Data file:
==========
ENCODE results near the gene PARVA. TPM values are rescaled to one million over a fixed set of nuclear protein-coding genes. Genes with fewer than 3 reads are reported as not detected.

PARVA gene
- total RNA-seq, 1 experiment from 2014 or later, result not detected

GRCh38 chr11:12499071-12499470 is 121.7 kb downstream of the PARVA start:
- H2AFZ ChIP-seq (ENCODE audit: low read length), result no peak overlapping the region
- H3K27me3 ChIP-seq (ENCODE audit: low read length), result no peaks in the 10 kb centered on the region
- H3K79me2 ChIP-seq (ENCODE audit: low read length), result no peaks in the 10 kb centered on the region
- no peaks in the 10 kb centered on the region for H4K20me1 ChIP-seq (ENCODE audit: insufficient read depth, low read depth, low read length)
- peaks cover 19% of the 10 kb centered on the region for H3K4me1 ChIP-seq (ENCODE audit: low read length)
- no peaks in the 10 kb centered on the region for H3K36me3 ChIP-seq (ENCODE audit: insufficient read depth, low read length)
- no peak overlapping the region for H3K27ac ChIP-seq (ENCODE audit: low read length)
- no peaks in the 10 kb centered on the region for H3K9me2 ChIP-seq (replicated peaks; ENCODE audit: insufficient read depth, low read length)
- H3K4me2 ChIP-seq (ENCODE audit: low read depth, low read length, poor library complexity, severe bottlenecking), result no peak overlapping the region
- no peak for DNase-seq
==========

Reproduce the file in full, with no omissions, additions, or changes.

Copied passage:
ENCODE results near the gene PARVA. TPM values are rescaled to one million over a fixed set of nuclear protein-coding genes. Genes with fewer than 3 reads are reported as not detected.

PARVA gene
- total RNA-seq, 1 experiment from 2014 or later, result not detected

GRCh38 chr11:12499071-12499470 is 121.7 kb downstream of the PARVA start:
- H2AFZ ChIP-seq (ENCODE audit: low read length), result no peak overlapping the region
- H3K27me3 ChIP-seq (ENCODE audit: low read length), result no peaks in the 10 kb centered on the region
- H3K79me2 ChIP-seq (ENCODE audit: low read length), result no peaks in the 10 kb centered on the region
- no peaks in the 10 kb centered on the region for H4K20me1 ChIP-seq (ENCODE audit: insufficient read depth, low read depth, low read length)
- peaks cover 19% of the 10 kb centered on the region for H3K4me1 ChIP-seq (ENCODE audit: low read length)
- no peaks in the 10 kb centered on the region for H3K36me3 ChIP-seq (ENCODE audit: insufficient read depth, low read length)
- no peak overlapping the region for H3K27ac ChIP-seq (ENCODE audit: low read length)
- no peaks in the 10 kb centered on the region for H3K9me2 ChIP-seq (replicated peaks; ENCODE audit: insufficient read depth, low read length)
- H3K4me2 ChIP-seq (ENCODE audit: low read depth, low read length, poor library complexity, severe bottlenecking), result no peak overlapping the region
- no peak for DNase-seq